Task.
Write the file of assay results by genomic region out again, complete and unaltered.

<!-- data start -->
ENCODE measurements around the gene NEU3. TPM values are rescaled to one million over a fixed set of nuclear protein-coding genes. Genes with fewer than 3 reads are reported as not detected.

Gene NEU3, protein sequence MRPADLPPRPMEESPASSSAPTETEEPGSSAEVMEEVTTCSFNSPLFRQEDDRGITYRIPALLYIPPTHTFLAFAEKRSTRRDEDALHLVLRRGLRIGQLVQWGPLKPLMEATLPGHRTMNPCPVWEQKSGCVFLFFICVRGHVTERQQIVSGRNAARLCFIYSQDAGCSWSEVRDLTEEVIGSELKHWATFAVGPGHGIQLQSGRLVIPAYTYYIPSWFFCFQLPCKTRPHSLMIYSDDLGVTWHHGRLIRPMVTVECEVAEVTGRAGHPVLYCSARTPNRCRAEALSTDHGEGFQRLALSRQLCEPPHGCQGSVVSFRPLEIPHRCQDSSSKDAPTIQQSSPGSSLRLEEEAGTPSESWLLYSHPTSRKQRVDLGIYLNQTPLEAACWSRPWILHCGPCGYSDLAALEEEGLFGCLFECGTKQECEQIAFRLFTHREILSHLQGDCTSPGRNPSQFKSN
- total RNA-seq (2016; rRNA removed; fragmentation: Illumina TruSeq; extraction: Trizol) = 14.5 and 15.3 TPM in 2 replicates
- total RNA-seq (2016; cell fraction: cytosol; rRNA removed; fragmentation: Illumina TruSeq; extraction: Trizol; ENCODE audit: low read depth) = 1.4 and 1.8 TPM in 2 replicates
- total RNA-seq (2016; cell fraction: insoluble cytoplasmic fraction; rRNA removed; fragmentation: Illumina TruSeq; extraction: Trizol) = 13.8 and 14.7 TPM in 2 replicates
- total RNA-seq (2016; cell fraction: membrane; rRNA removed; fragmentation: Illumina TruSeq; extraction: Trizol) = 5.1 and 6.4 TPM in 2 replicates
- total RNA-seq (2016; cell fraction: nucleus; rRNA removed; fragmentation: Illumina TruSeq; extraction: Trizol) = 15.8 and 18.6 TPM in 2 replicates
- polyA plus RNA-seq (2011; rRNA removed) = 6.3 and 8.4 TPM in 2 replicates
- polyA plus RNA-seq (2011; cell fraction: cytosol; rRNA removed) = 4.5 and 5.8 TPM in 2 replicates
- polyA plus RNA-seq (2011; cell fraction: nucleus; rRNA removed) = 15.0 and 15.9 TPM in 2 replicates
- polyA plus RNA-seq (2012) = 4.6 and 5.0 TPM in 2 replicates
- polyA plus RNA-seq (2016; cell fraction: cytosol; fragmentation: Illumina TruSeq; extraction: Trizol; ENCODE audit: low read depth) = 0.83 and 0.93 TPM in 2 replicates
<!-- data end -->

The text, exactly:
ENCODE measurements around the gene NEU3. TPM values are rescaled to one million over a fixed set of nuclear protein-coding genes. Genes with fewer than 3 reads are reported as not detected.

Gene NEU3, protein sequence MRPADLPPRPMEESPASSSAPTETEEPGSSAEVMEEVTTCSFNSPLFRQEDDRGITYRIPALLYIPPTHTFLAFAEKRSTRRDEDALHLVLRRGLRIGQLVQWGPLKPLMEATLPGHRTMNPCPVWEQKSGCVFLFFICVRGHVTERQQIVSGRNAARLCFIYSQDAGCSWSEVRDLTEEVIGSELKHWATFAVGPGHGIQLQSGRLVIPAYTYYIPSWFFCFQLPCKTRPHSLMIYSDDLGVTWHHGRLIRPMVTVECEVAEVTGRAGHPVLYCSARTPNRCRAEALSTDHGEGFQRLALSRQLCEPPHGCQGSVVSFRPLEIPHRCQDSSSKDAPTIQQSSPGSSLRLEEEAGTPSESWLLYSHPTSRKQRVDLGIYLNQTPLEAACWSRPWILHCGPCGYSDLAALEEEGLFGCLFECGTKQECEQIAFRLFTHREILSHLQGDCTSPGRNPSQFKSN
- total RNA-seq (2016; rRNA removed; fragmentation: Illumina TruSeq; extraction: Trizol) = 14.5 and 15.3 TPM in 2 replicates
- total RNA-seq (2016; cell fraction: cytosol; rRNA removed; fragmentation: Illumina TruSeq; extraction: Trizol; ENCODE audit: low read depth) = 1.4 and 1.8 TPM in 2 replicates
- total RNA-seq (2016; cell fraction: insoluble cytoplasmic fraction; rRNA removed; fragmentation: Illumina TruSeq; extraction: Trizol) = 13.8 and 14.7 TPM in 2 replicates
- total RNA-seq (2016; cell fraction: membrane; rRNA removed; fragmentation: Illumina TruSeq; extraction: Trizol) = 5.1 and 6.4 TPM in 2 replicates
- total RNA-seq (2016; cell fraction: nucleus; rRNA removed; fragmentation: Illumina TruSeq; extraction: Trizol) = 15.8 and 18.6 TPM in 2 replicates
- polyA plus RNA-seq (2011; rRNA removed) = 6.3 and 8.4 TPM in 2 replicates
- polyA plus RNA-seq (2011; cell fraction: cytosol; rRNA removed) = 4.5 and 5.8 TPM in 2 replicates
- polyA plus RNA-seq (2011; cell fraction: nucleus; rRNA removed) = 15.0 and 15.9 TPM in 2 replicates
- polyA plus RNA-seq (2012) = 4.6 and 5.0 TPM in 2 replicates
- polyA plus RNA-seq (2016; cell fraction: cytosol; fragmentation: Illumina TruSeq; extraction: Trizol; ENCODE audit: low read depth) = 0.83 and 0.93 TPM in 2 replicates